LUTHER, Martin

LUTHER, Martin. In Esaiam prophetam scholia ex Doctori Martini Lutheri praelectionibus collecta [with] Id., Ecclesiastes Solomonis, cum annotationibus Doctori Martini Lutheri.

Wittenberg, Iohannes Lufft, 1532.




£ 4,500


“If I had known that the world was so puzzlingly evil, I would never have begun the task of preaching and writing.”

(Chapter 42)


FIRST EDITIONS. 8vo, two works in one volume: 1) ff. (viii) 264, Aa8 a-z8 A-K8; ff. 2) ff. (iv) 126, (4). A-Q8. Italic and Roman letter. Title page of first commentary within elaborate border; at foot page, coat of arms of the house of Frederick III the Wise, Elector of Saxony and protector of Luther. Early autograph on t-p (‘Christoph. Dimberg’ from Wiehe in Thuringia); ms. ex libris on front pastedown, unclear, with shelfmark and other notes. Second title within a classical border decorated with head profiles, a laureate imperial portrait to the top and figures in armour to the foot of the page; verso with full-page annotation in German. Handwritten chapter reference number on top outer corner of pages. Marginal browning and damp staining, occasional thumb marks and ink spots, and marginalia throughout. Final leaf with outer corners torn, no text loss. In contemporary German blind-stamped and tooled pigskin over boards with figures and floral motives, catches and remains of clasps.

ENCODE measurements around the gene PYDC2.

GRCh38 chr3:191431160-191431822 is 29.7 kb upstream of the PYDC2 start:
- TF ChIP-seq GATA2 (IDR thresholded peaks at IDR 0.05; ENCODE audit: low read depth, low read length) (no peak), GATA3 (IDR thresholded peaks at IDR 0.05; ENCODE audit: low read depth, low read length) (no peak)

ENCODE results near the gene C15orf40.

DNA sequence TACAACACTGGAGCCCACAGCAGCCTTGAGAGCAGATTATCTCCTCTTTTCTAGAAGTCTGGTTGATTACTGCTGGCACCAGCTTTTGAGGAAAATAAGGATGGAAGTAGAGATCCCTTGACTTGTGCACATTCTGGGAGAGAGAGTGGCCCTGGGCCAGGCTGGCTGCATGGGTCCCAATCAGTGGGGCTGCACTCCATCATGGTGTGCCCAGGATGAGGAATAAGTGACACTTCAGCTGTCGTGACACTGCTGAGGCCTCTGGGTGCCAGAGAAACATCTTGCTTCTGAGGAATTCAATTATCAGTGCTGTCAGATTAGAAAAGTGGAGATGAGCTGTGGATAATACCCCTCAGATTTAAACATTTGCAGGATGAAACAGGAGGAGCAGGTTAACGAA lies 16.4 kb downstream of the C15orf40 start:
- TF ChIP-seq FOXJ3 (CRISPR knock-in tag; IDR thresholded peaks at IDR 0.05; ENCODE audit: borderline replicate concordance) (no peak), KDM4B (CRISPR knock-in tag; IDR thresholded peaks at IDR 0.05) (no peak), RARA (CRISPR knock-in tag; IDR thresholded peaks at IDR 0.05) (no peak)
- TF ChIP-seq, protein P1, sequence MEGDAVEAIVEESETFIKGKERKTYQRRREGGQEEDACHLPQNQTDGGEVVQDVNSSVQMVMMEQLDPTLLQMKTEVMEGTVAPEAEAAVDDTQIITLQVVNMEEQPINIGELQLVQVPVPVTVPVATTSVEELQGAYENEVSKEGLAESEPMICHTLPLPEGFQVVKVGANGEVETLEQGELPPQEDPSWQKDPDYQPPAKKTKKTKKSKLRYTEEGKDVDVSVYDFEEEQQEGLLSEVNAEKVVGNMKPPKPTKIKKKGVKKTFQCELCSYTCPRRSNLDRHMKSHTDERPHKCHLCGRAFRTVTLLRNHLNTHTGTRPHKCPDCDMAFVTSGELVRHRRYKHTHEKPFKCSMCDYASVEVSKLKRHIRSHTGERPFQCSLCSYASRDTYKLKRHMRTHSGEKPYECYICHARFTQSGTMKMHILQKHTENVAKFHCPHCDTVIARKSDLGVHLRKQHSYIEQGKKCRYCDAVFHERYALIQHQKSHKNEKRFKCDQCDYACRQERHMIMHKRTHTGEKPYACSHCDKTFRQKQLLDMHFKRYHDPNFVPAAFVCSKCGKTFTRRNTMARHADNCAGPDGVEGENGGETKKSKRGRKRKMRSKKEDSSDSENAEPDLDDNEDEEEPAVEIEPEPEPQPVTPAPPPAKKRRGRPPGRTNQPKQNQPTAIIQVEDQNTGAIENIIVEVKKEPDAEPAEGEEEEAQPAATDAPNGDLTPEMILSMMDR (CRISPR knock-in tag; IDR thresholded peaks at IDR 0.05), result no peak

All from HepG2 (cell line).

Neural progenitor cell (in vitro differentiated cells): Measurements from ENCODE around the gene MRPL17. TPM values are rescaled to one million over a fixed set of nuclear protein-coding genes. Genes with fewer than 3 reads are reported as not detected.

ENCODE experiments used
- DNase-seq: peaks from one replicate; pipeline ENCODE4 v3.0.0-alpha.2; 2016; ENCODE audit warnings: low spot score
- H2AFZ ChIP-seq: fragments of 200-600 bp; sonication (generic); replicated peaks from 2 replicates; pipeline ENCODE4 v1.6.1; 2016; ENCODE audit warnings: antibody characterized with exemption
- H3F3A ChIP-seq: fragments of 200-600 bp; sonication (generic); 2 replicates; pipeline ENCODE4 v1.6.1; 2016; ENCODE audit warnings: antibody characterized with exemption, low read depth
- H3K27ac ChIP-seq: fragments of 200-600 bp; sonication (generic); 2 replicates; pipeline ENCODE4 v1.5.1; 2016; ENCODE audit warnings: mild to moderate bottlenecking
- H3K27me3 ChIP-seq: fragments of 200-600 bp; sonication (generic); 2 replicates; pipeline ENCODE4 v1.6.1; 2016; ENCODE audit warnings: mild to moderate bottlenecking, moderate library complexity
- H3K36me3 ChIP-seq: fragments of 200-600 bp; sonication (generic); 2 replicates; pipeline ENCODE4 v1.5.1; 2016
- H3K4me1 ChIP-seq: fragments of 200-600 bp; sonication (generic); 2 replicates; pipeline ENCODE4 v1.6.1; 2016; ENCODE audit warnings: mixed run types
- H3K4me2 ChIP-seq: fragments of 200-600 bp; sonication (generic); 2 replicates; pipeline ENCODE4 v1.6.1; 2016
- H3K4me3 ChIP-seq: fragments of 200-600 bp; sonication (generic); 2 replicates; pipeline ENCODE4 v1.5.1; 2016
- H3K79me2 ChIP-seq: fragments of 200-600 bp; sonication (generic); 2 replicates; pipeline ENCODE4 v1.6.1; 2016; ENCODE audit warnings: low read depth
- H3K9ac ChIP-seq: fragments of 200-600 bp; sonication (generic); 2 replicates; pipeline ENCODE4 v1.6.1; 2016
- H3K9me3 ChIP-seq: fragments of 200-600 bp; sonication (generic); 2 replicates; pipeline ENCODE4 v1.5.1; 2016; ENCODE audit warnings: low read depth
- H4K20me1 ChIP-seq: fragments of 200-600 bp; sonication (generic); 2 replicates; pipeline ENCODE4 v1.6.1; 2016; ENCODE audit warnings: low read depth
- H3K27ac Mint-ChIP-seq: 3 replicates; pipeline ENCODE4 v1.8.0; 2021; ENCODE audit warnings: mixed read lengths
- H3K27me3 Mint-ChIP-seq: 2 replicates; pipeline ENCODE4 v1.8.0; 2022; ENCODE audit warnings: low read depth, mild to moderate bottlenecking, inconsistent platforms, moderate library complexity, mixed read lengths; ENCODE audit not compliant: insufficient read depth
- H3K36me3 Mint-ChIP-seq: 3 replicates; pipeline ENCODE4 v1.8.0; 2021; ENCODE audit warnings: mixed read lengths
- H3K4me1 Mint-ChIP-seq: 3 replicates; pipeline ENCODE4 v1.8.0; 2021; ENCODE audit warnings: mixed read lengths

Two rare first editions of Luther in a contemporary anthology. Concerning Isaiah’s message he says, “These are words of consolation. Just hold tight, even if you are oppressed and persecuted and your thoughts and conscience trouble you”. Luther encourages his students to endure temptations and warns them: “Beware that you do not neglect the Word. It indeed stands firm, but it moves and will be given to others […] Therefore let us prayerfully keep busy with the Word”.


In the second volume, the commentary on the Ecclesiastes, Luther offers interpretations of three Old Testament texts that were often poorly translated and misinterpreted. He gives fresh interpretations of Ecclesiastes and the Song of Solomon, calling upon readers to view them as “Solomon’s Economics” and “Solomon’s Politics.” He then offers the reader a line-by-line commentary on 1 Samuel 23:1-7 as an example of simple, clear interpretation that keeps as its goal “to recognise our dear Lord and Saviour clearly and distinctly in Scripture”.


Bibliography: 1) Benzing 2985; VD 16, B 4985; Not in Knaake and Jackson; 2) Benzing 2980; VD 16, B 3648; Knaake 671; Not in Jackson.